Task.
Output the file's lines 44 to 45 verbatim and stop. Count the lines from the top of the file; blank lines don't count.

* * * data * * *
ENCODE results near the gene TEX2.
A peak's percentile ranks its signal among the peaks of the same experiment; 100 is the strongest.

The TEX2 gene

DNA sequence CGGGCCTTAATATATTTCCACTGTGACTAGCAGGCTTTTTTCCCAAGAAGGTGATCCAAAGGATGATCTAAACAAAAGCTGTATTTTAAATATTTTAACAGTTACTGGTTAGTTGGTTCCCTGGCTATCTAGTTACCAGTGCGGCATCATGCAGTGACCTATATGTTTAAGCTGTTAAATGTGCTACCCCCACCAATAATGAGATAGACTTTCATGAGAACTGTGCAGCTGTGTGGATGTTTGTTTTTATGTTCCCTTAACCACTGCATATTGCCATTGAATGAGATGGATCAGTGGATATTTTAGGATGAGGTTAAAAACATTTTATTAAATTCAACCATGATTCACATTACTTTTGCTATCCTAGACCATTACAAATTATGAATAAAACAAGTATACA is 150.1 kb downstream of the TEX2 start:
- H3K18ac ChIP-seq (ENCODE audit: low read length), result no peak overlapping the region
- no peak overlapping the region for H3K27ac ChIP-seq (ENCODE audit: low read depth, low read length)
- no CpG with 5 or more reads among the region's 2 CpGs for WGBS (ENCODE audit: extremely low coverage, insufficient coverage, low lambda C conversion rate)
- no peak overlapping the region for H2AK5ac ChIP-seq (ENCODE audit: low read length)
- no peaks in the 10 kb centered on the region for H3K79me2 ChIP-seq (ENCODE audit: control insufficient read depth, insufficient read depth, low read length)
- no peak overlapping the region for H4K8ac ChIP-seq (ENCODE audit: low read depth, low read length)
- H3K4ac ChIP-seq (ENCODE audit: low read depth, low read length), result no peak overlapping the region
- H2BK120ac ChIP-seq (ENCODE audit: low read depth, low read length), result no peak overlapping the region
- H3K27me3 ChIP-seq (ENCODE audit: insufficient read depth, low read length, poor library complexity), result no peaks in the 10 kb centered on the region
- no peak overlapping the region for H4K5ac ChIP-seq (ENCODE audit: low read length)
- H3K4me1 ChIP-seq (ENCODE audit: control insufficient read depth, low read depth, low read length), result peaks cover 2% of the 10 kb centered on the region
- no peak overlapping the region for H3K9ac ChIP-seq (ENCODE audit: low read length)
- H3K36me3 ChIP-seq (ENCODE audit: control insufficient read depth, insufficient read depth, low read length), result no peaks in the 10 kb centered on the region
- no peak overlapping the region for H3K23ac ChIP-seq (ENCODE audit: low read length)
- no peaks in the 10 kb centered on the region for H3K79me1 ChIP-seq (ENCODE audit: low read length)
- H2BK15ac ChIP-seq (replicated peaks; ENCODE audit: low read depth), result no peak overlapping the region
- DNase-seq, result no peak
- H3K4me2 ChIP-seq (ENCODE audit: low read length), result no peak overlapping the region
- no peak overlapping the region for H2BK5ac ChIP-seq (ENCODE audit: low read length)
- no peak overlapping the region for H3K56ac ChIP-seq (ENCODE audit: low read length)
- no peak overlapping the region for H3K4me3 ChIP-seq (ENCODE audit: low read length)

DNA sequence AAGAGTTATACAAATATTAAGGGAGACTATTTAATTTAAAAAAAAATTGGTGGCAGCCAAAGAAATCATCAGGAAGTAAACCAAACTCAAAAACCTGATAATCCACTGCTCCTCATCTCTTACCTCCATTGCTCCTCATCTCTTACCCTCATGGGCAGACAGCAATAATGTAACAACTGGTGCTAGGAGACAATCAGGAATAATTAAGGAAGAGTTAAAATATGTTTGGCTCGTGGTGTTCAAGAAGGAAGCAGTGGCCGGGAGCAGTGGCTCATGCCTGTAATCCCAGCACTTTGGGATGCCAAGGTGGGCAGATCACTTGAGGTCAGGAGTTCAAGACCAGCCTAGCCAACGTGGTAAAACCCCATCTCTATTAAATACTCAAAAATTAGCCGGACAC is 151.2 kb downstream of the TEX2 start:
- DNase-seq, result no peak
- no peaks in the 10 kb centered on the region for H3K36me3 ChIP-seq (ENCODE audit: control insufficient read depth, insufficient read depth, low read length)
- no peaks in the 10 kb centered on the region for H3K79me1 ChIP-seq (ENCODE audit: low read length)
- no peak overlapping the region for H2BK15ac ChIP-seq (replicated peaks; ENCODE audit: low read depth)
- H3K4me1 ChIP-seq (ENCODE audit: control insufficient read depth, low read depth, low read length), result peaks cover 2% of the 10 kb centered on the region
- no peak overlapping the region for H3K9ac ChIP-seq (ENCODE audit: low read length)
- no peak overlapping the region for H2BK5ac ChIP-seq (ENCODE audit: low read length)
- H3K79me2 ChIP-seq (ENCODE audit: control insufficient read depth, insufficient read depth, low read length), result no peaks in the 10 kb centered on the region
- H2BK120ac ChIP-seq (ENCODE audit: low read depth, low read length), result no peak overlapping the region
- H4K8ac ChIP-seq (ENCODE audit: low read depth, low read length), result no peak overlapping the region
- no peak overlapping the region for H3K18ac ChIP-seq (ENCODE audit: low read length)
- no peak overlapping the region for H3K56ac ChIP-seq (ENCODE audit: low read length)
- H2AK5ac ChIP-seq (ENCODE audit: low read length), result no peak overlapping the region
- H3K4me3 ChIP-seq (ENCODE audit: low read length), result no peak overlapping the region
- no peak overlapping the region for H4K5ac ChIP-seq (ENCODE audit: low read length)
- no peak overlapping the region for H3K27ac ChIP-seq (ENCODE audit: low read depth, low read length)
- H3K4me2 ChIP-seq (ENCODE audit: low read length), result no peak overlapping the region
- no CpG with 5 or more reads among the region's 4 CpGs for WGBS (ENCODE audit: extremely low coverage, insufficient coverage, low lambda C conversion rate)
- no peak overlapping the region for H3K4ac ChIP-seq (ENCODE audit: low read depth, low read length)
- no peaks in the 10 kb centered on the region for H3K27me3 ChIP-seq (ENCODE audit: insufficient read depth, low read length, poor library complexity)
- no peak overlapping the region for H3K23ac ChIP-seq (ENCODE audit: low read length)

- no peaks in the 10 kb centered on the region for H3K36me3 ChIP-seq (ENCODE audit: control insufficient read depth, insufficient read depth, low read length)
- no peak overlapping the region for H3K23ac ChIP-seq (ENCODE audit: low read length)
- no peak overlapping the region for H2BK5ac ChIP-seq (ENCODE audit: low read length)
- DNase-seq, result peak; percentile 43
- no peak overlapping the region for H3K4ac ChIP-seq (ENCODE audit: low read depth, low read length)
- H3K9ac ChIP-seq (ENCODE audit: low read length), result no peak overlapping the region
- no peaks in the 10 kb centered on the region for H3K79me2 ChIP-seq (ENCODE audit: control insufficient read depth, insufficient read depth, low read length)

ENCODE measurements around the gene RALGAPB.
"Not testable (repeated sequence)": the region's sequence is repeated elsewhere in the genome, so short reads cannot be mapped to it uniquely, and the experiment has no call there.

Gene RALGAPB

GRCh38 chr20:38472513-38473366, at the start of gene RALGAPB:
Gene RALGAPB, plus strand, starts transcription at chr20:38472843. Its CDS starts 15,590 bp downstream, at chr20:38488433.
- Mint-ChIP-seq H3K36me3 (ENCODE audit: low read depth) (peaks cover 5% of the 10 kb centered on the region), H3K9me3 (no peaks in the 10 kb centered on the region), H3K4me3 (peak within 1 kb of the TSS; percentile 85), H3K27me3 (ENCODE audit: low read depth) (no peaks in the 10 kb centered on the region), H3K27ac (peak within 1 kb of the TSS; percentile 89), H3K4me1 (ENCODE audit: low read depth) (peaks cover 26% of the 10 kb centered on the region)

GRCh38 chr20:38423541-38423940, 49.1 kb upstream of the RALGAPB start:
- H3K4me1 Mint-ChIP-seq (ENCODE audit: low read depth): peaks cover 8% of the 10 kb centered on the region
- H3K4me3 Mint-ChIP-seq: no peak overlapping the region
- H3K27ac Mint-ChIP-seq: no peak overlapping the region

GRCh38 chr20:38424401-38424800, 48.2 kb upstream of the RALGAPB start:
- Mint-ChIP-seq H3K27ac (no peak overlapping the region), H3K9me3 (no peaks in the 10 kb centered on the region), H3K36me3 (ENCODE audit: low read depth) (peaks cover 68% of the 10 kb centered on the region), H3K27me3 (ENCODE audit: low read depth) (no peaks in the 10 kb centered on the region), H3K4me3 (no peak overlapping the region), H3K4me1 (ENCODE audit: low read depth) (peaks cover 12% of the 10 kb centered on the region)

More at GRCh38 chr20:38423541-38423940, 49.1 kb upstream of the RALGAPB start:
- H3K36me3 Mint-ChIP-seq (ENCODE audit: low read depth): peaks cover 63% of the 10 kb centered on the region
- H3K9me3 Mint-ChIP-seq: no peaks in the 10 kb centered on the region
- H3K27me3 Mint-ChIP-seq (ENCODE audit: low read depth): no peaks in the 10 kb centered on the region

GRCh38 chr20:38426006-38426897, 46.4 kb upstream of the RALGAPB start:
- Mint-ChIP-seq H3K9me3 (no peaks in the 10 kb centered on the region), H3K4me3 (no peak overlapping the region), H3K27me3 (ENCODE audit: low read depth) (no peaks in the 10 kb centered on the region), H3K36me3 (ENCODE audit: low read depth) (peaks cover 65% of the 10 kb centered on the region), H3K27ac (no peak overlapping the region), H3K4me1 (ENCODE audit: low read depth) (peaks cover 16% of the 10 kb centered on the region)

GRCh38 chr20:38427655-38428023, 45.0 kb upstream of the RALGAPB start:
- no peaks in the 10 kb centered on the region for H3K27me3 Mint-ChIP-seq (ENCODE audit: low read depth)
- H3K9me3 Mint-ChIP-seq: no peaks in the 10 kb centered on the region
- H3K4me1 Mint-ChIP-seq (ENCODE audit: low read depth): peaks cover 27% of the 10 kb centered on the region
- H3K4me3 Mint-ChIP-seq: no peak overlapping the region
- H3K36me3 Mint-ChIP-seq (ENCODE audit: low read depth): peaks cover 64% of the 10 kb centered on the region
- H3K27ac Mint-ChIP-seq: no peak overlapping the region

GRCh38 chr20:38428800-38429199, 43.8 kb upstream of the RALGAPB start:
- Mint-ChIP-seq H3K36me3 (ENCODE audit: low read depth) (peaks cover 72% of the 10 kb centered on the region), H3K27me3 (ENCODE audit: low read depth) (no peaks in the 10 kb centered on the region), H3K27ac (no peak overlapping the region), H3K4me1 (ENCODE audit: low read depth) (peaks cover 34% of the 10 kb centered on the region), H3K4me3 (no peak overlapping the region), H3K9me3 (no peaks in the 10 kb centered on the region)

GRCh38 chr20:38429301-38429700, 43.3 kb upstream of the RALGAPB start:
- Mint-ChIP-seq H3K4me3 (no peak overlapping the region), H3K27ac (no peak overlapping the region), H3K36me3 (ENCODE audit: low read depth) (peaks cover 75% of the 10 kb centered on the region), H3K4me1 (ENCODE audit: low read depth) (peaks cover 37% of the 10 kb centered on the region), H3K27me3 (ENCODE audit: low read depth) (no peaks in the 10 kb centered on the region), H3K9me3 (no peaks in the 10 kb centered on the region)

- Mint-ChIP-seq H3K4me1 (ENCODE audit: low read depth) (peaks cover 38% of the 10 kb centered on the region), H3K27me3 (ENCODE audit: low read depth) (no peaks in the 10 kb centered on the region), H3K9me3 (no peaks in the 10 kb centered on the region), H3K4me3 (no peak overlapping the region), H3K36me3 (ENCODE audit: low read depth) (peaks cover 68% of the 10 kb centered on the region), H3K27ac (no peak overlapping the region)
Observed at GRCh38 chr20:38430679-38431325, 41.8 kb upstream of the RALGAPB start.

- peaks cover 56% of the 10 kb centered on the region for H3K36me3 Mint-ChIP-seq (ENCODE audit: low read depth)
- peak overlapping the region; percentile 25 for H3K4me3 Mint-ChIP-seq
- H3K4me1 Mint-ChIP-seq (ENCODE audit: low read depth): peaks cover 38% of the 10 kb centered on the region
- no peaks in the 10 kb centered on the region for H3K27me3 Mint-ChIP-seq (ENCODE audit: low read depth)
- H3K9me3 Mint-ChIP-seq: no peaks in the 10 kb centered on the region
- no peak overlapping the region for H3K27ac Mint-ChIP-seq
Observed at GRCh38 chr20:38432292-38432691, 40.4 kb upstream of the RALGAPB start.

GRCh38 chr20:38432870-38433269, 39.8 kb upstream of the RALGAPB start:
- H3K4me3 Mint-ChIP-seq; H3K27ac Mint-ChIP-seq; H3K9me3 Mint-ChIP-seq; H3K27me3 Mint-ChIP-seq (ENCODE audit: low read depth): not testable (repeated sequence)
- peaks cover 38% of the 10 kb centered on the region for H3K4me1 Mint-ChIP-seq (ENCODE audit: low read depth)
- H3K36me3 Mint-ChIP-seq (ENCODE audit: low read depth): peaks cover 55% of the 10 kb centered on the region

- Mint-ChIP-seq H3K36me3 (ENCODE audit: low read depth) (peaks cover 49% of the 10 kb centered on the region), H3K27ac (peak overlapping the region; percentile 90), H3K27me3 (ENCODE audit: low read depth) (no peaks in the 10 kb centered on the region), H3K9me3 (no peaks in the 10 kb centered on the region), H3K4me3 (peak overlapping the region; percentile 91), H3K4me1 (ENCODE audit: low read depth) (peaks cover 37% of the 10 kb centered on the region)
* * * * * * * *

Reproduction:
- no CpG with 5 or more reads among the region's 4 CpGs for WGBS (ENCODE audit: extremely low coverage, insufficient coverage, low lambda C conversion rate)
- no peak overlapping the region for H3K4ac ChIP-seq (ENCODE audit: low read depth, low read length)